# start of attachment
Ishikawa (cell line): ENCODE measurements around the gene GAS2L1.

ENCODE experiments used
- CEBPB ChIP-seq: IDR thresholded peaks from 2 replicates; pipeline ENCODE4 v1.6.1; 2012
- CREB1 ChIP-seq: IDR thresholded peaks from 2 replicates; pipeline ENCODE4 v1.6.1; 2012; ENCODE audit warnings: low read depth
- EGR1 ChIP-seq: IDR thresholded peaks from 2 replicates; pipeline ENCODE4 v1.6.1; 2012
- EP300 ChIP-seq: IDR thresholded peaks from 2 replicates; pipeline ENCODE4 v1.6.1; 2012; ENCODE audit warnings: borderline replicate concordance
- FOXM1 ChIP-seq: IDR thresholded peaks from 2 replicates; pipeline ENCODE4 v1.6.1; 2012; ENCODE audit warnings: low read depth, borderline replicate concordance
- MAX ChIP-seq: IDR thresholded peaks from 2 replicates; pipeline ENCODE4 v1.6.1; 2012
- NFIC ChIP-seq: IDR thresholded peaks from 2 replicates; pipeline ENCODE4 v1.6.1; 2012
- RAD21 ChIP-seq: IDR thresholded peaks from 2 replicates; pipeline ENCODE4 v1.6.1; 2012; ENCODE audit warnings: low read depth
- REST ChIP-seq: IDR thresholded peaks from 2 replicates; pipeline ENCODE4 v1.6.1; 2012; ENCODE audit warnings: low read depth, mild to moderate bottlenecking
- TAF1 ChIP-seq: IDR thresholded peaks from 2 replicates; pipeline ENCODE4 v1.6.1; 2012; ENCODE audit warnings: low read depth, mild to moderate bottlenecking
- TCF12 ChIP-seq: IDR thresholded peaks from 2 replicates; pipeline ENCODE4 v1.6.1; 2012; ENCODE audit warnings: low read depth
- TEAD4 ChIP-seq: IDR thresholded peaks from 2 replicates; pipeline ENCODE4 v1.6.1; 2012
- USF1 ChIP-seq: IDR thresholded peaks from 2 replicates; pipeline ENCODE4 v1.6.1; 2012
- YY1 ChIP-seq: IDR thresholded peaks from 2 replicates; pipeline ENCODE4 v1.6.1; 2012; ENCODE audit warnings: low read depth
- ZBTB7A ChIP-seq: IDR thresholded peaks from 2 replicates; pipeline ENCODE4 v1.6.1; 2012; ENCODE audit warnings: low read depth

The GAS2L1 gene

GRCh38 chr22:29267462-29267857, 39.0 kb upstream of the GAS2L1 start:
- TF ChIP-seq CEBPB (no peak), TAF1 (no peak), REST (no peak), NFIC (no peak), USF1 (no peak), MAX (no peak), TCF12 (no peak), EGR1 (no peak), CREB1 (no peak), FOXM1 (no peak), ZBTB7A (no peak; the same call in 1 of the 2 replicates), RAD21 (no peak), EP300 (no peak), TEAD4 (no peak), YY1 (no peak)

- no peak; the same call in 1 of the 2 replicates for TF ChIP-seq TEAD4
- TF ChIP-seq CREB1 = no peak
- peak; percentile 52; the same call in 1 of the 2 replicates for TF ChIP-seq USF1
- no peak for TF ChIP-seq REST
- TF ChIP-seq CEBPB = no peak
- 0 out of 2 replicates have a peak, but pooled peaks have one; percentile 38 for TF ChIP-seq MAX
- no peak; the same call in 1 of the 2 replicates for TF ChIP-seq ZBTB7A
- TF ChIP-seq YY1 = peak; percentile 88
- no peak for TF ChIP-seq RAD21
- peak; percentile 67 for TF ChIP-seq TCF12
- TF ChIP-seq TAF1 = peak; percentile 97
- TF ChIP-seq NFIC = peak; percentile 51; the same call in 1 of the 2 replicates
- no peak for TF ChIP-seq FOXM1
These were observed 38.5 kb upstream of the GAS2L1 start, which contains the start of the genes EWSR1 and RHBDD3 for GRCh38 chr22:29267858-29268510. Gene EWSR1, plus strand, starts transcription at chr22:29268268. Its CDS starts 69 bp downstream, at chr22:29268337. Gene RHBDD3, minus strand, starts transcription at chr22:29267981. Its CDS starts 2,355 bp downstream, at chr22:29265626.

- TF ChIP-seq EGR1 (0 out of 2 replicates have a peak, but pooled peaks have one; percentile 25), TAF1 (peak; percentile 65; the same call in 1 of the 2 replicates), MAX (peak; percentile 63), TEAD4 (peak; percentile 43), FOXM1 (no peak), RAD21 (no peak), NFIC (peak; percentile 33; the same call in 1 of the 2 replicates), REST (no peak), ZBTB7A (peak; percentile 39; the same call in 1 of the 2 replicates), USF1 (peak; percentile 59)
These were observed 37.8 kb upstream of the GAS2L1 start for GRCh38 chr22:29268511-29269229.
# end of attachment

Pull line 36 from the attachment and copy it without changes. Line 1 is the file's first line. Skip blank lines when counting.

These were observed 37.8 kb upstream of the GAS2L1 start for GRCh38 chr22:29268511-29269229.